Update, 6:30 p.m., Sunday, Jan. 9
Heavy snow over the weekend led to schools, streets and stores closing.
Juneau schools will be closed on Monday, the city announced Sunday evening. All classes, activities and after-school programs are canceled, and there will be no online classes. Updates will be shared on juneauschools.org.
In a social media post Sunday, it was announced Fred Meyer would be closed due to hazardous conditions. A time frame for reopening was not included in the post.
Additionally, Thane Road will be closed because of the risk of avalanche, Alaska Department of Transportation and Public Facilities announced. The closure will stretch into Monday, and conditions will be reevaluated at 8 a.m. on Monday, according to the department.
City and Borough of Juneau offices will be open on Monday, according to the city.
With another round of snowmageddon potentially bearing down on the capital city and almost 3 feet of snow already on the ground, Juneauites are feeling the effects of a harsh winter season.
Next, the City and Borough of Juneau is “about to endure a warm-up,” according to National Weather Service meteorologist Wes Adkins.
He said that frigid temperatures will give way to a round of intense snow over the weekend, followed by a warm-up and potential rain early next week.
Atkins said the combination of warming temperatures, more snow and rain could spell headaches for residents on land and at sea.
“It could be wet and sloppy or rainy. It’s all a matter of a few degrees — literally,” he said, adding that the coming warming air is “proof you can have too much of a good thing.”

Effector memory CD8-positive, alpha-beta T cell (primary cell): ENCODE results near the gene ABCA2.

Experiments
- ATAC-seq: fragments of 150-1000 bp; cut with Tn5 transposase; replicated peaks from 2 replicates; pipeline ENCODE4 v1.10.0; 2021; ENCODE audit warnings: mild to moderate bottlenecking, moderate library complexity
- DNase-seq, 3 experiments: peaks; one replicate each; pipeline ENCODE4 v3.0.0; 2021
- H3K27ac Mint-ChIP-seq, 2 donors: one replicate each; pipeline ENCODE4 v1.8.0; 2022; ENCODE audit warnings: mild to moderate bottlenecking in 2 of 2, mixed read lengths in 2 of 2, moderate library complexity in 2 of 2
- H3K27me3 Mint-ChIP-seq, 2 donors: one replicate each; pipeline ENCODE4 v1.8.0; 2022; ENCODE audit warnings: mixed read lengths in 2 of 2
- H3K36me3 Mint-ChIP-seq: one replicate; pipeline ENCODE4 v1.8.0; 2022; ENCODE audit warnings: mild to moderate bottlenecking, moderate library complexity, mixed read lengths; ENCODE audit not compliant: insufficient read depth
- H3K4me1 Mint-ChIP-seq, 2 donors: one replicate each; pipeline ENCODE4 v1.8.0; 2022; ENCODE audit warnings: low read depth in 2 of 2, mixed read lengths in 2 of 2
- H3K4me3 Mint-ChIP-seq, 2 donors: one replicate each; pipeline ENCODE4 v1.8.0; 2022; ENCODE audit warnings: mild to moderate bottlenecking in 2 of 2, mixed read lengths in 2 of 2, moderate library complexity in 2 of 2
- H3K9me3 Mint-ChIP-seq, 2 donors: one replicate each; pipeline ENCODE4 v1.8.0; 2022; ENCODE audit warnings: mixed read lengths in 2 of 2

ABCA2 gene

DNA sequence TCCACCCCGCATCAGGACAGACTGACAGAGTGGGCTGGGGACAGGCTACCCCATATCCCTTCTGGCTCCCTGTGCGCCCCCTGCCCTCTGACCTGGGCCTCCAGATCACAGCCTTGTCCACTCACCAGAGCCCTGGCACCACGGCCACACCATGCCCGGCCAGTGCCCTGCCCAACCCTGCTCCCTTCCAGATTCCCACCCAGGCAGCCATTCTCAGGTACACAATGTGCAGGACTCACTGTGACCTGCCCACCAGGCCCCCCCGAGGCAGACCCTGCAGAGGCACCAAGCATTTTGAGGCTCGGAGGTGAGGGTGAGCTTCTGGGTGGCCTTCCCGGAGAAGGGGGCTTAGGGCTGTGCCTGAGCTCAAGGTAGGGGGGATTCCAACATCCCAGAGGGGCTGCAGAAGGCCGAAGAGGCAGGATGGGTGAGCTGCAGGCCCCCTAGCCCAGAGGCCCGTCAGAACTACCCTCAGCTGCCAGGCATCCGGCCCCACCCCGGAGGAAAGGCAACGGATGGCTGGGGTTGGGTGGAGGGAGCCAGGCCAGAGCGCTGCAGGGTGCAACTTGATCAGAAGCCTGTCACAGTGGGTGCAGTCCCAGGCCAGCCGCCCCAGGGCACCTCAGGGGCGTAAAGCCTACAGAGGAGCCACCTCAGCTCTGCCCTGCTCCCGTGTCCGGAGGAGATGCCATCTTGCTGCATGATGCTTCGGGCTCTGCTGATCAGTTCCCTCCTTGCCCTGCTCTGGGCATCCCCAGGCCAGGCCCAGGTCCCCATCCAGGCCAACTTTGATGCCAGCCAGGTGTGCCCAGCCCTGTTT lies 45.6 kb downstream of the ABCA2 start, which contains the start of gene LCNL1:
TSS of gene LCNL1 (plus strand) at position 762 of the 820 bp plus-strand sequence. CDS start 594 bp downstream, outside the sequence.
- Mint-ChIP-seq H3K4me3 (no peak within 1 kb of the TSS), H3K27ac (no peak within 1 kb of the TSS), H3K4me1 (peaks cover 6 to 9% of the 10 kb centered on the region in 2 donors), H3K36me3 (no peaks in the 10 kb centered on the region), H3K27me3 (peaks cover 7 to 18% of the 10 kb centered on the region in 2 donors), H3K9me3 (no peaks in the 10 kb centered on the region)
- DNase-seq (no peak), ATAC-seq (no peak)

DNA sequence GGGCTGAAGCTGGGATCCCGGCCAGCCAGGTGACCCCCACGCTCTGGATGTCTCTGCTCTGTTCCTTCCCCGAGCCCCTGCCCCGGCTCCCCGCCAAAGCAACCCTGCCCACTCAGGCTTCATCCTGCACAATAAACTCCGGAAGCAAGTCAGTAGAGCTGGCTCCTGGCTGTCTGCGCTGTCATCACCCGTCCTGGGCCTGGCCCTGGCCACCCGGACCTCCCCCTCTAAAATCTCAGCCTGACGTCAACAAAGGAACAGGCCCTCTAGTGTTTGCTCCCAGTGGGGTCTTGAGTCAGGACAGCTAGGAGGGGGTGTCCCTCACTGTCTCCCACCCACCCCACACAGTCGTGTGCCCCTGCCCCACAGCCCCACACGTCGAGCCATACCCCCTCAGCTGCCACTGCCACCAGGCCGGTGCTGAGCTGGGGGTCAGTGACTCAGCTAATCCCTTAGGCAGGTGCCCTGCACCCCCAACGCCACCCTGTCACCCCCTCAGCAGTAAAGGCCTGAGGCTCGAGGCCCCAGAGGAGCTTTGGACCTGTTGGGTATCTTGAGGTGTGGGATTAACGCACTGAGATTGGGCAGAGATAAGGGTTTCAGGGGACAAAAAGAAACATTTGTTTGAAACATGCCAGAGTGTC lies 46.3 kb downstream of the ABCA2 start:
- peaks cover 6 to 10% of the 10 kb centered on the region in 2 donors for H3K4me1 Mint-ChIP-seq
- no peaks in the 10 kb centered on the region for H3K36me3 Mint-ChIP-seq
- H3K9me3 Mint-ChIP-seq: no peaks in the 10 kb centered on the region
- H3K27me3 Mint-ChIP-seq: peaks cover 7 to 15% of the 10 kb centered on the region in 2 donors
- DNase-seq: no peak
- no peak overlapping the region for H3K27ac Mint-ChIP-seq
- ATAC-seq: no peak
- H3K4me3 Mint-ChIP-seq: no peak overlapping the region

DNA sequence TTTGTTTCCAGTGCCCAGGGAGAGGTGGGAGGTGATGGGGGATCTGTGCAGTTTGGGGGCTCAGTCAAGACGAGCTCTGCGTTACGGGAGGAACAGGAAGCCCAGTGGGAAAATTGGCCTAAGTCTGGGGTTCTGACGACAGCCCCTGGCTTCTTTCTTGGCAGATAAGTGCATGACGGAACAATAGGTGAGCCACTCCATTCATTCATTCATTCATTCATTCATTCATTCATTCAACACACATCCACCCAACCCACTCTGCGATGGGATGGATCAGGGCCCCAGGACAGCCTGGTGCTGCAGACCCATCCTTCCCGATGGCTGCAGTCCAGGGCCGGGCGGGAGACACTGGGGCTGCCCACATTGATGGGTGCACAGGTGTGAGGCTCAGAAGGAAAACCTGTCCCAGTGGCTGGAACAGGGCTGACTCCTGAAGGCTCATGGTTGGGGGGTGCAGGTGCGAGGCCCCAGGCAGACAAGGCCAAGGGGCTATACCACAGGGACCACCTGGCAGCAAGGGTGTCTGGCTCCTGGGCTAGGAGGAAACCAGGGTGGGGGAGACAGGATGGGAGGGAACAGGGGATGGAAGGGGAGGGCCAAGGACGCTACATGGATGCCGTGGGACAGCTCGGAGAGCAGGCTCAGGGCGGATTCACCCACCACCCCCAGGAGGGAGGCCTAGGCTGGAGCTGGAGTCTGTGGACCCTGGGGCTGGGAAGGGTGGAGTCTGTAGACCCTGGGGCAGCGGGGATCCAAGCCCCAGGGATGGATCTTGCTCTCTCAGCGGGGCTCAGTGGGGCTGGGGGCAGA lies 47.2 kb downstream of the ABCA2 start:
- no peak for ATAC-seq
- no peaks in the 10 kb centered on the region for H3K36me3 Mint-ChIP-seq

In a phone interview Friday afternoon, Katie Koester, director of the CBJ Engineering and Public Works Department, said that city crews are “racing against the clock” to move snow already on the ground before the next storm.
“We are really trying to do snow removal and snow cleanup, so when the storm hits, there’s someplace to put the snow,” she said.
Koester said the city is using contract dump trucks to take snow to quickly filling snow storage depot facilities located on Thane and in an overflow bus parking lot near the Mendenhall Glacier.
“The crews are working hard. They’ve been working around the clock since New Year’s Day,” she said.
In a special weather statement on the National Weather Service website, officials advise caution as wet snow and rain can strain structures and cause flooding.
According to the statement, “additional heavy snow on top of already deep snowpack on roof-tops and other structures, boats, and aircraft could become heavier as rain-soaked snow challenges load capability.”
Koester said she’s asking all residents to “adopt a storm drain” and help to keep drains clear as snow begins to melt and rain begins to fall.
“Our next concern is making sure the moisture has somewhere to go. That’s the next test,” she said.
Koester said she’s recruited CBJ staff from other departments to help clear drains around the city. But, she said residents can help by chipping away at the ice and using rock salt to help melt ice. She said pouring boiling water into the drain is not helpful.
“One benefit we have is that the storm drain is below grade, so it should be warmer than outside temperatures,” she said.
In a news release this week, CBJ offered high-level guidance on roof maintenance during times of heavy snow. But, cautioned that climbing onto an icy roof carries dangers and that “each individual building, building location, and part of the building has slightly different conditions that may be totally different from its next-door neighbor. It is up to the individual property owner to consider the benefits and dangers of snow removal and decide their own course of action.”